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GEORGE GORING - Interviewed by Joanne Simon

Published:  23 July, 2008

Proprietor & Chairman, The Goring Hotel, London. Third-generation hotelier George Goring was born at the Goring Hotel in 1938. He studied at the Swiss Hotel School and then worked in Germany at the Kur Hotel in Bad Neuenahr and the Vierjahreszeiten in Hamburg. On returning to England, he worked for British Transport Hotels before replacing his father at The Goring in 1962.

Were you really born at the hotel? I was born in room 114, and I don't think there's another hotelier in Europe who can say he was born in his own hotel. We're also quite unique, in that we're one of only two five-red-starred hotels in the UK that are privately managed, and we've been going strong for 92 years, which is quite an achievement in such a volatile industry.

How is business at the moment? I've been here for 40 years, and this is without any doubt the worst recession we've ever had. There isn't even a light at the end of the tunnel, because we don't know what's going to happen with Iraq; we don't know when the world's financial crisis is going to be over; the FTSE's down to its lowest level since 1974; and of course all of this affects our customers. Having said that, we are very busy and in a position to survive, whereas a lot of big hotel corporations are in deep trouble.

Have you ever been tempted to sell up? I remember my father saying, George, you sell one share in this hotel and you will go to hell'. And he was absolutely right, you know. I could have sold up and bought Wente out of his winery in Napa Valley, but I would definitely have gone to hell. And I say the same thing to my son, Jeremy, who will start working here in 2006.

Are you planning to retire then? People ask me, now that I'm 64 years old, when I'm going to retire, and my answer is that I retired the day I started working here in 1962, because I've enjoyed it so much. We've had brilliant staff here; the guests are lovely; and we've had some fascinating people stay here. In fact, we get a lot of people from the wine trade, because they know we're really interested in our wines.

How many wines do you have? We have 450 active bins, but we also have 350 bins that aren't even on the list yet, because we only ever list wines that you can drink now. The quantities in each bin vary from 120 bottles to 12 bottles, which means we are holding over 29,000 bottles, worth over 600,000. And all our wines are available, by the way, because we are meticulous in crossing off wines that are finished, whereas other places conveniently forget' to cross things off, just to make the wine list look good for the journalist who comes along and wants to write about it.

I see you write some tasting notes. Yes, on the wine list are Mr Goring's comments, and it's funny you should mention it, because I recently had a letter from somebody who had actually written down the comment about some obscure Burgundy or Claret, only to discover exactly the same comment in Michael Broadbent's bible', as I call it. So this chap accused me of plagiarism, which was absolutely true - I had plagiarised virtually every word Michael had written, because I personally could never taste all the wines on our list, and anyway, Michael's a great friend. But I wrote back to this chap and said, How clever of Michael Broadbent to have exactly the same opinion as George Goring of this particular wine!'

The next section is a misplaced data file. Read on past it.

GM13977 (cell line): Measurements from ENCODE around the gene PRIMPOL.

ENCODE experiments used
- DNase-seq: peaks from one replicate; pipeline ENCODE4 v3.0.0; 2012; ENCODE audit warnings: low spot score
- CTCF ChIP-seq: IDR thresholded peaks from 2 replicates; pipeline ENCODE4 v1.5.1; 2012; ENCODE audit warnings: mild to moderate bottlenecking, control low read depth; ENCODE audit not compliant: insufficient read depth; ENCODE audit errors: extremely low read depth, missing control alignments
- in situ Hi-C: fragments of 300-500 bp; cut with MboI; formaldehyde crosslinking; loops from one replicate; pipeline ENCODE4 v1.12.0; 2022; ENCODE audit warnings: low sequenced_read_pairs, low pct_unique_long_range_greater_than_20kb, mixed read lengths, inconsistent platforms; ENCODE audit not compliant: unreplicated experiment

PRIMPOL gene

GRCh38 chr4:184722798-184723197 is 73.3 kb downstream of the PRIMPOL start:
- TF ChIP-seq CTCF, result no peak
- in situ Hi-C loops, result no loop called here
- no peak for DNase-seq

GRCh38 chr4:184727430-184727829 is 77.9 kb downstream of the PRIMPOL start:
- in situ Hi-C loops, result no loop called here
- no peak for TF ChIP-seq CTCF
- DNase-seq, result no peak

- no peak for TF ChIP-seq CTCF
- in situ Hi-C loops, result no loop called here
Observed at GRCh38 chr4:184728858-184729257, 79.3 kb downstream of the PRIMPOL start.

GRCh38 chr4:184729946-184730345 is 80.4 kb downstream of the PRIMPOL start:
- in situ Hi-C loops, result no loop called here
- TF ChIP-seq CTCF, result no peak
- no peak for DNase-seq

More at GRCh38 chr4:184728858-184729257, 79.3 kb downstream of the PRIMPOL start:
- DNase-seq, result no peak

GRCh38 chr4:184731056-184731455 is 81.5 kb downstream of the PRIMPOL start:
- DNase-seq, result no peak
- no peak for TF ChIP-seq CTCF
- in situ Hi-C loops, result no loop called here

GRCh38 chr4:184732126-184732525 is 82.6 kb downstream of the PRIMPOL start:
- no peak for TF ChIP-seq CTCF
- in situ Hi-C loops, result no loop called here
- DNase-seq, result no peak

What is your pricing policy? All our wines have been cellar aged, so what we do is find out the current auction value of each wine and then add a mark-up of no more than 50. We always say that the more expensive the wine, the better value it is. In fact, people sometimes come in to ask if they can buy two cases, and I have to say, No, you bloody well can't!'

How should wine be served? The typical scenario - and I know, because I go out to restaurants a lot - is that you order a 500 bottle of Claret, and the wine waiter brings it along, and the wife says, Just a little, please'. But minutes later, the waiter creeps up and fills her glass right up! Of course there's etiquette in serving wine, but that's about 200 of a 500 bottle being wasted! I'd very often like to ask wine waiters, If you had to pay for that bottle, how would you like it served?' It takes years to learn to be a proper wine waiter, because the whole thing is such a minefield. The key, I think, is to put the purchaser of the wine completely at ease.

What about serving older wines? When it comes to any wine over ten years old, we actually ask customers to give us 12 hours notice. If wine is ordered literally ten minutes before being served, it is almost impossible to get it to the table in prime condition. It always amazes me that people are prepared to pay enormous prices for a really expensive wine in a restaurant, when seven times out of ten it will be cloudy.

The Goring Hotel 15 Beeston Place, London SW1W 0JW. Tel: 020 7396 9000 . Cuisine: Traditional French/British Head chef: Derek Quelch Covers: 65; Bins: 450 Suppliers: Justerini & Brooks, Corney & Barrow, John Armit, MMD, Farr Vintners, Lay & Wheeler, Hatch Mansfield Average spend, pp, food & wine: 65 Best-selling wine, excl. house: Sancerre les Caillottes, Pascal Jolivet, Loire, France, 32